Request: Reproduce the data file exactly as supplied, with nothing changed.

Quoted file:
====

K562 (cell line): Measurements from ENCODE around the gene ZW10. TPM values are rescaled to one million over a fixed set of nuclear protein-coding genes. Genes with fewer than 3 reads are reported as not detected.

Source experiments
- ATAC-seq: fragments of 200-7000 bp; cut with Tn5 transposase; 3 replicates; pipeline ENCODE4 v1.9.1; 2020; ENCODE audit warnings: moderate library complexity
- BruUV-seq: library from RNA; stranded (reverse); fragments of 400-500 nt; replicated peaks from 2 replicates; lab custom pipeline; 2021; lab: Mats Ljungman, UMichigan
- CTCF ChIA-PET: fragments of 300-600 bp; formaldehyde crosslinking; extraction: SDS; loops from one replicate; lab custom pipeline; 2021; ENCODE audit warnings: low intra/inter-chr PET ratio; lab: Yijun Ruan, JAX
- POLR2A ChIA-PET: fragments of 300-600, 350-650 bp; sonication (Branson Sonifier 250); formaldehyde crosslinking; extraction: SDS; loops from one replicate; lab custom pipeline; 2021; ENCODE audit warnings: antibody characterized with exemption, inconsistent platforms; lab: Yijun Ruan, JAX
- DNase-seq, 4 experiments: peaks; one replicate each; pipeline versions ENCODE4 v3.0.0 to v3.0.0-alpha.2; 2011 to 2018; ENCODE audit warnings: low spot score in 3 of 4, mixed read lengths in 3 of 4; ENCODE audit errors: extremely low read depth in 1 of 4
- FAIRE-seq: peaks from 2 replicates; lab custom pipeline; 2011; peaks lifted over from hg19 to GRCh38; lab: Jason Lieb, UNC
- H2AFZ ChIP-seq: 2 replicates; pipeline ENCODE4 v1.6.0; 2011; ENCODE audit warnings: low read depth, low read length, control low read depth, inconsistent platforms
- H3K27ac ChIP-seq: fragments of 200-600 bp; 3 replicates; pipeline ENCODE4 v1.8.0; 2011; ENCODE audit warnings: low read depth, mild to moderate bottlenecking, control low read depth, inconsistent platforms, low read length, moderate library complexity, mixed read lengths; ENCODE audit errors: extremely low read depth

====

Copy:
K562 (cell line): Measurements from ENCODE around the gene ZW10. TPM values are rescaled to one million over a fixed set of nuclear protein-coding genes. Genes with fewer than 3 reads are reported as not detected.

Source experiments
- ATAC-seq: fragments of 200-7000 bp; cut with Tn5 transposase; 3 replicates; pipeline ENCODE4 v1.9.1; 2020; ENCODE audit warnings: moderate library complexity
- BruUV-seq: library from RNA; stranded (reverse); fragments of 400-500 nt; replicated peaks from 2 replicates; lab custom pipeline; 2021; lab: Mats Ljungman, UMichigan
- CTCF ChIA-PET: fragments of 300-600 bp; formaldehyde crosslinking; extraction: SDS; loops from one replicate; lab custom pipeline; 2021; ENCODE audit warnings: low intra/inter-chr PET ratio; lab: Yijun Ruan, JAX
- POLR2A ChIA-PET: fragments of 300-600, 350-650 bp; sonication (Branson Sonifier 250); formaldehyde crosslinking; extraction: SDS; loops from one replicate; lab custom pipeline; 2021; ENCODE audit warnings: antibody characterized with exemption, inconsistent platforms; lab: Yijun Ruan, JAX
- DNase-seq, 4 experiments: peaks; one replicate each; pipeline versions ENCODE4 v3.0.0 to v3.0.0-alpha.2; 2011 to 2018; ENCODE audit warnings: low spot score in 3 of 4, mixed read lengths in 3 of 4; ENCODE audit errors: extremely low read depth in 1 of 4
- FAIRE-seq: peaks from 2 replicates; lab custom pipeline; 2011; peaks lifted over from hg19 to GRCh38; lab: Jason Lieb, UNC
- H2AFZ ChIP-seq: 2 replicates; pipeline ENCODE4 v1.6.0; 2011; ENCODE audit warnings: low read depth, low read length, control low read depth, inconsistent platforms
- H3K27ac ChIP-seq: fragments of 200-600 bp; 3 replicates; pipeline ENCODE4 v1.8.0; 2011; ENCODE audit warnings: low read depth, mild to moderate bottlenecking, control low read depth, inconsistent platforms, low read length, moderate library complexity, mixed read lengths; ENCODE audit errors: extremely low read depth